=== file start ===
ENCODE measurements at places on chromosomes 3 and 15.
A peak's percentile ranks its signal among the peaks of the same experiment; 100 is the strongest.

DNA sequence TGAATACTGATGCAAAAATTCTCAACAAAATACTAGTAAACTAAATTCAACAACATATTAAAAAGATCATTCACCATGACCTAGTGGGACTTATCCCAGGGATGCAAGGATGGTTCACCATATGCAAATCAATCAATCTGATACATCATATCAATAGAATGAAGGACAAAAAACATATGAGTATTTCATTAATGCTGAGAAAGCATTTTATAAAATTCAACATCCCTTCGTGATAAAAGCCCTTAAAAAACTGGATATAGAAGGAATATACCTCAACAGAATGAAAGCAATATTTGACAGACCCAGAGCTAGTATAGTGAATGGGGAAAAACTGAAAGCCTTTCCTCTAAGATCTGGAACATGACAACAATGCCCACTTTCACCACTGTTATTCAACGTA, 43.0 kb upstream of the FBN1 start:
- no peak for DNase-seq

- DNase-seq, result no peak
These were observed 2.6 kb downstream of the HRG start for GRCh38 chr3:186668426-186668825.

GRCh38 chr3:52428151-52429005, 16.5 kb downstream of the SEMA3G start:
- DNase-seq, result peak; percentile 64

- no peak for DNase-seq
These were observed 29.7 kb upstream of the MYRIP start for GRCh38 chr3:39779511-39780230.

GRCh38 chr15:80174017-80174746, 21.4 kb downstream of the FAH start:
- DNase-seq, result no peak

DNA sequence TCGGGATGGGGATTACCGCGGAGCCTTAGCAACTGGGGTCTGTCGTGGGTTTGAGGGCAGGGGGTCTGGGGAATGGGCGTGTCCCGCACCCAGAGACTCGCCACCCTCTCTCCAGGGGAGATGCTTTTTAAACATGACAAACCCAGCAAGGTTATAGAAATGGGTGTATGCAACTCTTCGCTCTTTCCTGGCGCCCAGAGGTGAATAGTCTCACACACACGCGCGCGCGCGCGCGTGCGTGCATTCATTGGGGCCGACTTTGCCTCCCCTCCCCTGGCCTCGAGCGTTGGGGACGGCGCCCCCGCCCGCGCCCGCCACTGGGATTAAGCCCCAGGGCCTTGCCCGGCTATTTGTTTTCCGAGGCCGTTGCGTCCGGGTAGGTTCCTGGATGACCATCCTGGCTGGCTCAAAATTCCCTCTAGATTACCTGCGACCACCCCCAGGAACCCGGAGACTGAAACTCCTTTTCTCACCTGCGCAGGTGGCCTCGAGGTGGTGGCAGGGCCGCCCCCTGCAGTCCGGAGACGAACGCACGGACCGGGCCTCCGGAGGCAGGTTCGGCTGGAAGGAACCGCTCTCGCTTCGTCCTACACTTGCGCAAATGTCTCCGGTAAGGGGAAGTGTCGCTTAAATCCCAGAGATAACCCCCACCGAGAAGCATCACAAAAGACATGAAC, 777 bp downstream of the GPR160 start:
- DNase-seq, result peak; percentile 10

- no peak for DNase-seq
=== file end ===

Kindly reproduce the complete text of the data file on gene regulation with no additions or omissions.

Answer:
ENCODE measurements at places on chromosomes 3 and 15.
A peak's percentile ranks its signal among the peaks of the same experiment; 100 is the strongest.

DNA sequence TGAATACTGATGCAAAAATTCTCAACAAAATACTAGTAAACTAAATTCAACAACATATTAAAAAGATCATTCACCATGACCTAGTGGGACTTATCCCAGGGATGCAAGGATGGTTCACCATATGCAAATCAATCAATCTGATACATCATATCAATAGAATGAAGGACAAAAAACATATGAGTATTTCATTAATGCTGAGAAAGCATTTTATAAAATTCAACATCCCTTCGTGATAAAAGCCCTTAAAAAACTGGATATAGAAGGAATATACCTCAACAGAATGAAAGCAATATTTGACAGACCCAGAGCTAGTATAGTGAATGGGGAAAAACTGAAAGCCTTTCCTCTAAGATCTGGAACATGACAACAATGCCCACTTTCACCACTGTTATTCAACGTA, 43.0 kb upstream of the FBN1 start:
- no peak for DNase-seq

- DNase-seq, result no peak
These were observed 2.6 kb downstream of the HRG start for GRCh38 chr3:186668426-186668825.

GRCh38 chr3:52428151-52429005, 16.5 kb downstream of the SEMA3G start:
- DNase-seq, result peak; percentile 64

- no peak for DNase-seq
These were observed 29.7 kb upstream of the MYRIP start for GRCh38 chr3:39779511-39780230.

GRCh38 chr15:80174017-80174746, 21.4 kb downstream of the FAH start:
- DNase-seq, result no peak

DNA sequence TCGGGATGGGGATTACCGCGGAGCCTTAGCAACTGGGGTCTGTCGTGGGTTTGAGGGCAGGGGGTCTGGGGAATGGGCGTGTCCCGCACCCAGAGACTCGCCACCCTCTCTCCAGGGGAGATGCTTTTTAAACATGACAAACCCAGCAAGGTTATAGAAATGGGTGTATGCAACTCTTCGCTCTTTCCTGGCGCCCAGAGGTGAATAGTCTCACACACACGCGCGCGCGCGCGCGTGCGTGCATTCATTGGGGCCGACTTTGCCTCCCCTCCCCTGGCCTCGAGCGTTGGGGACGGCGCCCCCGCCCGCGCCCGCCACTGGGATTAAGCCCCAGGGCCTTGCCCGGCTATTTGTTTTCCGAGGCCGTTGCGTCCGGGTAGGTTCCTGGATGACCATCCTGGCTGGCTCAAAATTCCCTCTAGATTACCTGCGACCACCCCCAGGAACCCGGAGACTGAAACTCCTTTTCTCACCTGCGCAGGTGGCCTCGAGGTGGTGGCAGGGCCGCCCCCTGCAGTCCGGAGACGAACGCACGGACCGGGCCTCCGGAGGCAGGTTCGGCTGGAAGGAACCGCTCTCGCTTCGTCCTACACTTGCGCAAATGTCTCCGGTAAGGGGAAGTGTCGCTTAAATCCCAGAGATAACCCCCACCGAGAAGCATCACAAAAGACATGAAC, 777 bp downstream of the GPR160 start:
- DNase-seq, result peak; percentile 10

- no peak for DNase-seq